A memorial to the large number from St. Josaphat’s who served in both World Wars. It stands across the narrow street from the church, set into the hillside, with a statue of Christ displaying his Sacred Heart and welcoming us to stop and read the names. As you can guess from the names if you enlarge the picture, St. Josaphat’s was a Polish congregation.
West End Park is far off the beaten track, and few people outside its own neighborhood (which is technically Elliott, though it belongs at least as much to the West End) ever visit, or even know it exists. But it has one of our best war memorials by one of our best sculptors and one of our best architects.
The sculptor was Frank Vittor, who was already developing the streamlined style that would make him one of Pittsburgh’s two favorite sculptors (the other being Giuseppe Moretti). The architect was William Perry, whose most famous work is St. Bernard’s in Mount Lebanon, a church more magnificent than many cathedrals. Their collaboration produced a striking monument, simple but rich. Unfortunately some restoration has left it with two radically different colors of stone and concrete, which is not how it was meant to look, as we see in this picture from twenty-two years ago:
That picture shows us that the memorial has also lost some sort of bronze ornament on the bottom half of the shaft: we can see the shadow of what seems to have been a shield with double-headed axe set in a bronze band.
The little triangular park at Broadway, Shiras Avenue, and Bensonia Avenue is cluttered with monuments. There’s one for the First World War, one for the Second, one for Vietnam and Korea, and one for wars since then and “going forward,” as the city’s Twitter account put it when it was announced. The eagle above sits on the World War II memorial, the largest of the lot.
The latest memorial, for everything after Vietnam.
The World War I memorial.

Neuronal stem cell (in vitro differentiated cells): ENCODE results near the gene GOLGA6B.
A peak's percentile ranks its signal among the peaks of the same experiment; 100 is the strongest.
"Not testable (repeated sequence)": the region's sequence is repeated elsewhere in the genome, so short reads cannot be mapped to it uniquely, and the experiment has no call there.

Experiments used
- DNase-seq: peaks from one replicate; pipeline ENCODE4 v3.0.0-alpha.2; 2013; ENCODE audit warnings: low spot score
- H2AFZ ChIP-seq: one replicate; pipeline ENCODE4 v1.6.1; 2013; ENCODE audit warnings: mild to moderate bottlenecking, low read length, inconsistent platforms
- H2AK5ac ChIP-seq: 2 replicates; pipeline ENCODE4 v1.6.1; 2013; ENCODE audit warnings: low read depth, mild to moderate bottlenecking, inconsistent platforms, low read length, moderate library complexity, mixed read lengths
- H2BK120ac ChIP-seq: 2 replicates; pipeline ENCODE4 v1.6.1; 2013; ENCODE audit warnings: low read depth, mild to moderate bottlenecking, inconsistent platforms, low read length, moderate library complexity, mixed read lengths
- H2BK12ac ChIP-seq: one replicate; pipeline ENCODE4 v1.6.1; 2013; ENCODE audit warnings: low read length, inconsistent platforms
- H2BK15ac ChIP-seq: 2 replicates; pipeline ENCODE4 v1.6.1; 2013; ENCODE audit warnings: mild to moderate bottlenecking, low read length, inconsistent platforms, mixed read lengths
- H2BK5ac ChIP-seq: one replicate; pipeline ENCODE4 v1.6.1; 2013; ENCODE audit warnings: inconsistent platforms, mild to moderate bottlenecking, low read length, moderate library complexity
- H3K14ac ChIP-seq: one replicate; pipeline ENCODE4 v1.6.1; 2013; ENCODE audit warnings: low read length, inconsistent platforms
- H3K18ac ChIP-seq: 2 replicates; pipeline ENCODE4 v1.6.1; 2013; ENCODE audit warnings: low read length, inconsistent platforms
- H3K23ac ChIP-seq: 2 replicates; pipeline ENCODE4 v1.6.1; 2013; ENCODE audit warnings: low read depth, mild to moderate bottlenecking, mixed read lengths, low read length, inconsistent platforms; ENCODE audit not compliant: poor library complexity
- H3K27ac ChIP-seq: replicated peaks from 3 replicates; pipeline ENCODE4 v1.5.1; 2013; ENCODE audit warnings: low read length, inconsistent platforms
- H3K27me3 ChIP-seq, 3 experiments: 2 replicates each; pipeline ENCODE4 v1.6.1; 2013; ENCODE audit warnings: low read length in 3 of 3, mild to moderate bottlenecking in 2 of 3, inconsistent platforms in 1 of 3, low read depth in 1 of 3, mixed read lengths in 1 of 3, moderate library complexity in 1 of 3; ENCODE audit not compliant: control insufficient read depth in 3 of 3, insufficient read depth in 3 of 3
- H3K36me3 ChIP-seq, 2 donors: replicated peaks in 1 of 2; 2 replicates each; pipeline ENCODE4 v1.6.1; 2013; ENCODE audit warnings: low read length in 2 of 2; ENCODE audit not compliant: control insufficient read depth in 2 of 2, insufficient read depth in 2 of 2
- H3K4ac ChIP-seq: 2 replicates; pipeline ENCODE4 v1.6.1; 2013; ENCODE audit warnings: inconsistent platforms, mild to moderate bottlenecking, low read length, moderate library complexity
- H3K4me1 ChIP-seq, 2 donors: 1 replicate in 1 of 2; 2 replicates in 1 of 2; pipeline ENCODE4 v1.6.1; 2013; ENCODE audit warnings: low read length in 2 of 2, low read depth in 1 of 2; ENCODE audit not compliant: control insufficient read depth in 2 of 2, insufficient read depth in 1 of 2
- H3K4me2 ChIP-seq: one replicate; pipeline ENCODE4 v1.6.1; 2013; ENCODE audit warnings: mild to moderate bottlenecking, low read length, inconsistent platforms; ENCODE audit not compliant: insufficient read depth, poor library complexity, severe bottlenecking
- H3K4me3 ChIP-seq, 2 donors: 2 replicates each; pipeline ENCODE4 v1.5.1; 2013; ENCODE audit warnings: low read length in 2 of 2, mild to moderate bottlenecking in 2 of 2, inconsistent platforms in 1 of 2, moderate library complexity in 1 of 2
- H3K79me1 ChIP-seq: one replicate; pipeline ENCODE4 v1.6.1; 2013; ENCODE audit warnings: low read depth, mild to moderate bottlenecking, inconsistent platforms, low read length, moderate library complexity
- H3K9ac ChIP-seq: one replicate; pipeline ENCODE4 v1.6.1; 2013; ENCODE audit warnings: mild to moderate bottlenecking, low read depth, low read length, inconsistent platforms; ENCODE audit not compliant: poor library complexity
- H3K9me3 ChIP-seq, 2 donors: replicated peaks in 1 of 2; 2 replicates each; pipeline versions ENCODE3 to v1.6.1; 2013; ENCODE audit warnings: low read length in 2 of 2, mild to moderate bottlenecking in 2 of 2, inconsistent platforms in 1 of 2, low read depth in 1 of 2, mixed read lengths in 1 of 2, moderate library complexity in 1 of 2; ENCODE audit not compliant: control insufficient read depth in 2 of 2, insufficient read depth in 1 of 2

The World War II memorial.
A modestly late-Art-Deco memorial to St. Basil’s parishioners who served in World War II. It remembers their service in the war, but its message is “PAX.”
Seen across Lake Elizabeth. This monument was “Erected to the memory of the 4,000 brave men of Allegheny County who fell in the great struggle to preserve the integrity of our Union.” Even today, four thousand men would be a huge number from this one county, and Allegheny County did not have more than a million people in it back in the 1860s.
Near the memorial was a bridge over the railroad, now gone, with the approaches blocked by chain-link fence. Some enterprising romantic discovered that the fence makes a fine billboard for a message spelled out in padlocks.
A splendid allegorical World War I memorial. Our all-American hero casts off the robes of comfort and offers his sword to whoever needs defending (in Pittsburgh, old Pa Pitt supposes, it is more proper to say “whoever needs defended”). Allen George Newman had a considerable reputation in his day, and this memorial must have cost the neighborhood a good bit of money. Note that the dates of the war are given as 1917-1919; although we commonly take the Armistice in 1918 as the end of the war, it was not technically over until the Treaty of Versailles was signed in 1919.
The pictures in this article have been donated to Wikimedia Commons under the Creative Commons CC0 1.0 Universal Public Domain Dedication, so no permission is needed to use them for any purpose whatsoever.